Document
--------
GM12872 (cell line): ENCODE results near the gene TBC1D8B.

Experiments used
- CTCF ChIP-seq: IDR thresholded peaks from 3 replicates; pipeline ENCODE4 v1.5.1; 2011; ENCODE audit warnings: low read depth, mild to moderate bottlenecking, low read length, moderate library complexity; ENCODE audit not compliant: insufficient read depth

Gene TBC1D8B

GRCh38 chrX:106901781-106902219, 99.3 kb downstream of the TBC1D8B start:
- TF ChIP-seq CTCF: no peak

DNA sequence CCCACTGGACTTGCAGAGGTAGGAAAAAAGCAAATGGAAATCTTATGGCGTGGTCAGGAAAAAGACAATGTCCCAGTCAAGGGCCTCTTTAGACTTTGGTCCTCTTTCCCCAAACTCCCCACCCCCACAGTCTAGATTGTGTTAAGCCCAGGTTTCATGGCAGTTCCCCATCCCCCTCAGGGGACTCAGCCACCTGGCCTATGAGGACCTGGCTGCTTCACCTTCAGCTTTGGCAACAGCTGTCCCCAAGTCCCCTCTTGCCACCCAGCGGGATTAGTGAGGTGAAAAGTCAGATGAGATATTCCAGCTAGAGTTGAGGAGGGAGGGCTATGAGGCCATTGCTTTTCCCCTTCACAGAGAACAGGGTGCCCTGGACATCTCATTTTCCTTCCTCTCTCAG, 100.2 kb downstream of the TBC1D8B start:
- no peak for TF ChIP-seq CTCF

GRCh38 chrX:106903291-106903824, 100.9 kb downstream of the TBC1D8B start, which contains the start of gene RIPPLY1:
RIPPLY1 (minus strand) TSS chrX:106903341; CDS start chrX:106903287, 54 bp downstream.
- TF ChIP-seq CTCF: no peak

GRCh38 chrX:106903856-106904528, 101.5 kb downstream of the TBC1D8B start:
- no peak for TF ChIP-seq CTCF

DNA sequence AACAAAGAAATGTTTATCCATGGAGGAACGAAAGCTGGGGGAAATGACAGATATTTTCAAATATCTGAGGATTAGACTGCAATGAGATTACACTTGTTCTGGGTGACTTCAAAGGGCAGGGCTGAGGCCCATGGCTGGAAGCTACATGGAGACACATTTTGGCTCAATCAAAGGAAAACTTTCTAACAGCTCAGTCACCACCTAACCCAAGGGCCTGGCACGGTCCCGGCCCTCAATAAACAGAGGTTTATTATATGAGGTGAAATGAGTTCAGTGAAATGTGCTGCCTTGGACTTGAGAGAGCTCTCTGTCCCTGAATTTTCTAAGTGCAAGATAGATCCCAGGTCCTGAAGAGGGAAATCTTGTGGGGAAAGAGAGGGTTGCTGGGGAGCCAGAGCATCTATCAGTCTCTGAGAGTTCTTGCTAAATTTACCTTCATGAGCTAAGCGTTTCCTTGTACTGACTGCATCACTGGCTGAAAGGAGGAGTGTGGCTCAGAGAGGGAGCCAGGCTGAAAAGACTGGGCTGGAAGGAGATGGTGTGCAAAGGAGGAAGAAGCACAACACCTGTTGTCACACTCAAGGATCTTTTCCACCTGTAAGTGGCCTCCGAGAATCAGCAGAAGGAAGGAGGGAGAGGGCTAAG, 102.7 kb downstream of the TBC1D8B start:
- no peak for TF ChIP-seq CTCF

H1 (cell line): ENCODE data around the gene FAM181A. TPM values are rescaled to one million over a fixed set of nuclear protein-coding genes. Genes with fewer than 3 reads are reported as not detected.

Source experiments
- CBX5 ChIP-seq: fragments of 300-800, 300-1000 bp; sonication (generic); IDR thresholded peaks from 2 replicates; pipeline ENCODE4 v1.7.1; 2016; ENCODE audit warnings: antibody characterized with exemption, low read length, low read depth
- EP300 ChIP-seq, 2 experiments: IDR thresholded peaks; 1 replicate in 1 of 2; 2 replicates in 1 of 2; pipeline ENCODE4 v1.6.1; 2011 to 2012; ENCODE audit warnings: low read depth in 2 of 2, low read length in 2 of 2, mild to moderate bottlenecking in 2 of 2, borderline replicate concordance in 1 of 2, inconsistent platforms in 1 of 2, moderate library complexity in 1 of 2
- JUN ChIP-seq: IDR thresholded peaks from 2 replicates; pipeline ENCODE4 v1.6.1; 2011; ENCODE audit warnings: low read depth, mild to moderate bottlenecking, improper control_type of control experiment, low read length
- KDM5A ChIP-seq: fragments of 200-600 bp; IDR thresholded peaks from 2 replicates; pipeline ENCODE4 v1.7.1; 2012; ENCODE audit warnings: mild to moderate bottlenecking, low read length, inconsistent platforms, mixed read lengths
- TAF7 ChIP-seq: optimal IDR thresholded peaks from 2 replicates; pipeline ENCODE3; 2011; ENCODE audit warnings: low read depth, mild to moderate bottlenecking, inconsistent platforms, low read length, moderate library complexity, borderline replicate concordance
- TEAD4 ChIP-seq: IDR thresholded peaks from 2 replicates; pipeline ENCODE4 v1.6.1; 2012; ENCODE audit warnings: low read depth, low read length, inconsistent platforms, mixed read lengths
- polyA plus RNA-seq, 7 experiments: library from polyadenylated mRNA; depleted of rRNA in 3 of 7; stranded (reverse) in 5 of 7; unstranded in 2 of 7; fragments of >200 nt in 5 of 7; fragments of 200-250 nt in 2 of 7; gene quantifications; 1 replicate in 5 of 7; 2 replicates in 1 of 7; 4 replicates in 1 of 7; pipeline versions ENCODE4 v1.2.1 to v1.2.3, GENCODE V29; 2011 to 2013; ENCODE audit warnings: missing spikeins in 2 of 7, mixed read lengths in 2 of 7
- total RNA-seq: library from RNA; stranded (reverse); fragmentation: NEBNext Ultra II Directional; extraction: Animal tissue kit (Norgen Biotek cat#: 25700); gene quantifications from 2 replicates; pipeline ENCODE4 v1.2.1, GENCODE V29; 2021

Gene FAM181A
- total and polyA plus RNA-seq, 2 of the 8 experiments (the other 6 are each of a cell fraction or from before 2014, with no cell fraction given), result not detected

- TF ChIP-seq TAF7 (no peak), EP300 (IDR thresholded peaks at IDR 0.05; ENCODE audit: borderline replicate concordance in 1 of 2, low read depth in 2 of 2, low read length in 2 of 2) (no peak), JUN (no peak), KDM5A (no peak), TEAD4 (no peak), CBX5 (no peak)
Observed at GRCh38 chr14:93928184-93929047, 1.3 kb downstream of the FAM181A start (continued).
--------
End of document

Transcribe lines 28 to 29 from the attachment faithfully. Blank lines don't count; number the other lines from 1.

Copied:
- TF ChIP-seq TAF7 (no peak), EP300 (IDR thresholded peaks at IDR 0.05; ENCODE audit: borderline replicate concordance in 1 of 2, low read depth in 2 of 2, low read length in 2 of 2) (no peak), JUN (no peak), KDM5A (no peak), TEAD4 (no peak), CBX5 (no peak)
Observed at GRCh38 chr14:93928184-93929047, 1.3 kb downstream of the FAM181A start (continued).